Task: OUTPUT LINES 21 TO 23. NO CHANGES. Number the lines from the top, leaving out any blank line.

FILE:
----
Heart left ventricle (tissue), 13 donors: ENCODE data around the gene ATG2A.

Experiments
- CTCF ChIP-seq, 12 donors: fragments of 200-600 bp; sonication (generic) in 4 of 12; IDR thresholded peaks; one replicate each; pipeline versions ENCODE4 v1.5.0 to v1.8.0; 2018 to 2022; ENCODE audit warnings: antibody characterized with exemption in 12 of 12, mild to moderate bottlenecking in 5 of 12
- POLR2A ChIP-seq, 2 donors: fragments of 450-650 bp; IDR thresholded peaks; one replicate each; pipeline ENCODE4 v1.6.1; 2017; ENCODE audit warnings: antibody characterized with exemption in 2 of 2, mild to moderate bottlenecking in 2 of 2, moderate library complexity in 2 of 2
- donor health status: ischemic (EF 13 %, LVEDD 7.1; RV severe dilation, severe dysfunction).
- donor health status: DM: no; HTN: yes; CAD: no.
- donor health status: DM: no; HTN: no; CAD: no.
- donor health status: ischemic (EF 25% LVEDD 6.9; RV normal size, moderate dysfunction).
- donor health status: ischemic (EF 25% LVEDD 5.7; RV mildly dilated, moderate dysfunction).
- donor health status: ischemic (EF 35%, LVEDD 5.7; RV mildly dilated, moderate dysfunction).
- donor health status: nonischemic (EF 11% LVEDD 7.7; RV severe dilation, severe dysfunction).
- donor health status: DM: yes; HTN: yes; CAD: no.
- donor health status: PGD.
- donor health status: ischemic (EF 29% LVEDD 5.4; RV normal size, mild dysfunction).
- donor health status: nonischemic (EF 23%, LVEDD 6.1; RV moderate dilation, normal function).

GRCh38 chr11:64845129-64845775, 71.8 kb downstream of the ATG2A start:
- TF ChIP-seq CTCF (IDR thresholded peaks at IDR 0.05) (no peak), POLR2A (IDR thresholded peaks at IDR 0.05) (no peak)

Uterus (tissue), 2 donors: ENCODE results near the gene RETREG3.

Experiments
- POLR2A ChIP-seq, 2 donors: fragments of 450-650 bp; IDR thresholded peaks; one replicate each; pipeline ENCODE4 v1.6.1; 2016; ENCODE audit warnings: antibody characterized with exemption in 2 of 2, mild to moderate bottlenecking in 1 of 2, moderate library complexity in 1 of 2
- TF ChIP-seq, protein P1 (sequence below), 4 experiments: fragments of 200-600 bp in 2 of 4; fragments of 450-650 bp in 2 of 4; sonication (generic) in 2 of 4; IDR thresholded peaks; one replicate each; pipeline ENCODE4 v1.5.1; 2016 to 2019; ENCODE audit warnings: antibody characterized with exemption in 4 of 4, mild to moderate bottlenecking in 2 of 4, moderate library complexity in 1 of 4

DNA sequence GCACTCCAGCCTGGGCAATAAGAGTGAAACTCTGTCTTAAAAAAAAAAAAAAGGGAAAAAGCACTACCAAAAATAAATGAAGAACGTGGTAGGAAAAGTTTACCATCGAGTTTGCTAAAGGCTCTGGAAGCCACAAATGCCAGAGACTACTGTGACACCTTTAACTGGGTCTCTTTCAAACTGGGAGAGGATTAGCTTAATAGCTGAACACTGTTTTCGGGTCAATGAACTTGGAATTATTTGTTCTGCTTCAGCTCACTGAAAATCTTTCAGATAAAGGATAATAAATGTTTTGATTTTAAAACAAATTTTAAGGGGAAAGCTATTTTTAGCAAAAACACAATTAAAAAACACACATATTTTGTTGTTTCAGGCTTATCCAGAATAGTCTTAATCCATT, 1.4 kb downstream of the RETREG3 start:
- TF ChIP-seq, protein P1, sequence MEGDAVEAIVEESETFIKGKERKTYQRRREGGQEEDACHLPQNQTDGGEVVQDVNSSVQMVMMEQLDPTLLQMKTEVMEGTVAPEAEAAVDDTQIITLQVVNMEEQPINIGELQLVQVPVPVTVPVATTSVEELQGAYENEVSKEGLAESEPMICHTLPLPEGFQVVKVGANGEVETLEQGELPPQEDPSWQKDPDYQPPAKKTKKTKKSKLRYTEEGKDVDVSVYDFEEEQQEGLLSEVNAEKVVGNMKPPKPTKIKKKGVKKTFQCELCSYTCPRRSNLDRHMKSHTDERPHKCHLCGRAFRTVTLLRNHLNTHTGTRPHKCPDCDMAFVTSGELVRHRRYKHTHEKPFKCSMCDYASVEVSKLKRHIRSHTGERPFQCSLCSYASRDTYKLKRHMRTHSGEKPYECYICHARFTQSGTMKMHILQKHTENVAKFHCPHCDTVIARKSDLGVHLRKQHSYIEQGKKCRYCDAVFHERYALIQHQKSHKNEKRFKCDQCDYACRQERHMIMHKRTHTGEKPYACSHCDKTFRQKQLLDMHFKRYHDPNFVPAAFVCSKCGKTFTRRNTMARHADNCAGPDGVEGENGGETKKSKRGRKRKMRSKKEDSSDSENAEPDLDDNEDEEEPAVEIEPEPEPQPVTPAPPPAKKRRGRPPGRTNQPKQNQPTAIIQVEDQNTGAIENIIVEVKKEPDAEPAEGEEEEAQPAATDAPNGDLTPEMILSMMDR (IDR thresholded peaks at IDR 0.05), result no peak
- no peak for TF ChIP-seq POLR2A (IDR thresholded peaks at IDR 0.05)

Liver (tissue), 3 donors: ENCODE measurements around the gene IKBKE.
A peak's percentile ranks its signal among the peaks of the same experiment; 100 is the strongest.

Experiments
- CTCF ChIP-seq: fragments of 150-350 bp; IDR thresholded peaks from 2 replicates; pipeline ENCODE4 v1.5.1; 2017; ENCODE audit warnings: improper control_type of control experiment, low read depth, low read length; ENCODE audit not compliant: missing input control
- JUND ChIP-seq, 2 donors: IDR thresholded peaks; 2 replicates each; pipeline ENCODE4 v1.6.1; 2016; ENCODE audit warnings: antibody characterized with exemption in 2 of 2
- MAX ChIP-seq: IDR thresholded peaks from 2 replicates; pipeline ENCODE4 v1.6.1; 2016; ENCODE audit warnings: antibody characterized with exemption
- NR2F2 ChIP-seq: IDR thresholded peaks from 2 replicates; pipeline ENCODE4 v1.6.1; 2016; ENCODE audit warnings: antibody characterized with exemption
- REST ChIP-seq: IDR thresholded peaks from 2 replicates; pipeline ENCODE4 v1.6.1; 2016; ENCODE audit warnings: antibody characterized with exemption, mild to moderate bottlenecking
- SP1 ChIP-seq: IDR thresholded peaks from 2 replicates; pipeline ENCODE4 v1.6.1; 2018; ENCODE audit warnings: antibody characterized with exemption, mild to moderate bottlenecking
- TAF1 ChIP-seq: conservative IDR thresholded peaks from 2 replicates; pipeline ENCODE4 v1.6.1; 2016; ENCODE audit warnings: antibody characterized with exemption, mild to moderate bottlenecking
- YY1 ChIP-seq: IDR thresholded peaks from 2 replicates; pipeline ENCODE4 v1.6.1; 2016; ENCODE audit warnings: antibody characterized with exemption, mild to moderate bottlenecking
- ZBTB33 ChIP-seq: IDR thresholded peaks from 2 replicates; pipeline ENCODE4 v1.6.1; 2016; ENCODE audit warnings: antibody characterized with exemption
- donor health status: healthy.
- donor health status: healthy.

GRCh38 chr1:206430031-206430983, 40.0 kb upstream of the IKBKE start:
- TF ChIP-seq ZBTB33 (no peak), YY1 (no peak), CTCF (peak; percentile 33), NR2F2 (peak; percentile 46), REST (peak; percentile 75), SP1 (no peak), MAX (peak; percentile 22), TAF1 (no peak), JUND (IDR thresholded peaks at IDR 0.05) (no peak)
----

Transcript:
- TF ChIP-seq, protein P1 (sequence below), 4 experiments: fragments of 200-600 bp in 2 of 4; fragments of 450-650 bp in 2 of 4; sonication (generic) in 2 of 4; IDR thresholded peaks; one replicate each; pipeline ENCODE4 v1.5.1; 2016 to 2019; ENCODE audit warnings: antibody characterized with exemption in 4 of 4, mild to moderate bottlenecking in 2 of 4, moderate library complexity in 1 of 4

DNA sequence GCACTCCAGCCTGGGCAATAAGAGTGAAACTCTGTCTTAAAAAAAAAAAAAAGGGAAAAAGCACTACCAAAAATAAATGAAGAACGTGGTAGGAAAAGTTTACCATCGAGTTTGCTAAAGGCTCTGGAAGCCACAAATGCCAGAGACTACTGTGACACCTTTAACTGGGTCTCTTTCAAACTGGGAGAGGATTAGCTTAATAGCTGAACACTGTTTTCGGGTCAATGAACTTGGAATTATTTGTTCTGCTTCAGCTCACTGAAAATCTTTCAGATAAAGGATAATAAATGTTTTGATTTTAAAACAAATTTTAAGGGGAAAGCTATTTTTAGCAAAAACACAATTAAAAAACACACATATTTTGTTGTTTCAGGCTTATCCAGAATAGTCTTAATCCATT, 1.4 kb downstream of the RETREG3 start:
- TF ChIP-seq, protein P1, sequence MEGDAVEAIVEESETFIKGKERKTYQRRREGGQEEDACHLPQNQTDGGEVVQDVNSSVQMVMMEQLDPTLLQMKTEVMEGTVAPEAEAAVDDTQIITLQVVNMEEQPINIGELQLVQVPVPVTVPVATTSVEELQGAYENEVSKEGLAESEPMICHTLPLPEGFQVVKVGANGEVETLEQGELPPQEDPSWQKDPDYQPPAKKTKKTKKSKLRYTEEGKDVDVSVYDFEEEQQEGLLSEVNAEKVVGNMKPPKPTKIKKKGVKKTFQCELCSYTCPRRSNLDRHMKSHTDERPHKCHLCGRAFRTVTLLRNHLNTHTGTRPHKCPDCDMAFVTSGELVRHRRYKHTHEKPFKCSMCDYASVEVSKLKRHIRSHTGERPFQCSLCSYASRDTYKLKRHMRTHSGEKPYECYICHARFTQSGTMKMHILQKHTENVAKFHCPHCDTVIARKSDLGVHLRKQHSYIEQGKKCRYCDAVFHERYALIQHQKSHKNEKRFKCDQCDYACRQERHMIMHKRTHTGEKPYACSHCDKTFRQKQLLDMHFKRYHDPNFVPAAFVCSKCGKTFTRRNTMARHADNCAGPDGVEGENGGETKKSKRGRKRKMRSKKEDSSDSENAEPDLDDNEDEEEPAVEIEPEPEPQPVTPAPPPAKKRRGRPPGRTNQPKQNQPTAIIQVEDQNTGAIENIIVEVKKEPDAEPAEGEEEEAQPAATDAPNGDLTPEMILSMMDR (IDR thresholded peaks at IDR 0.05), result no peak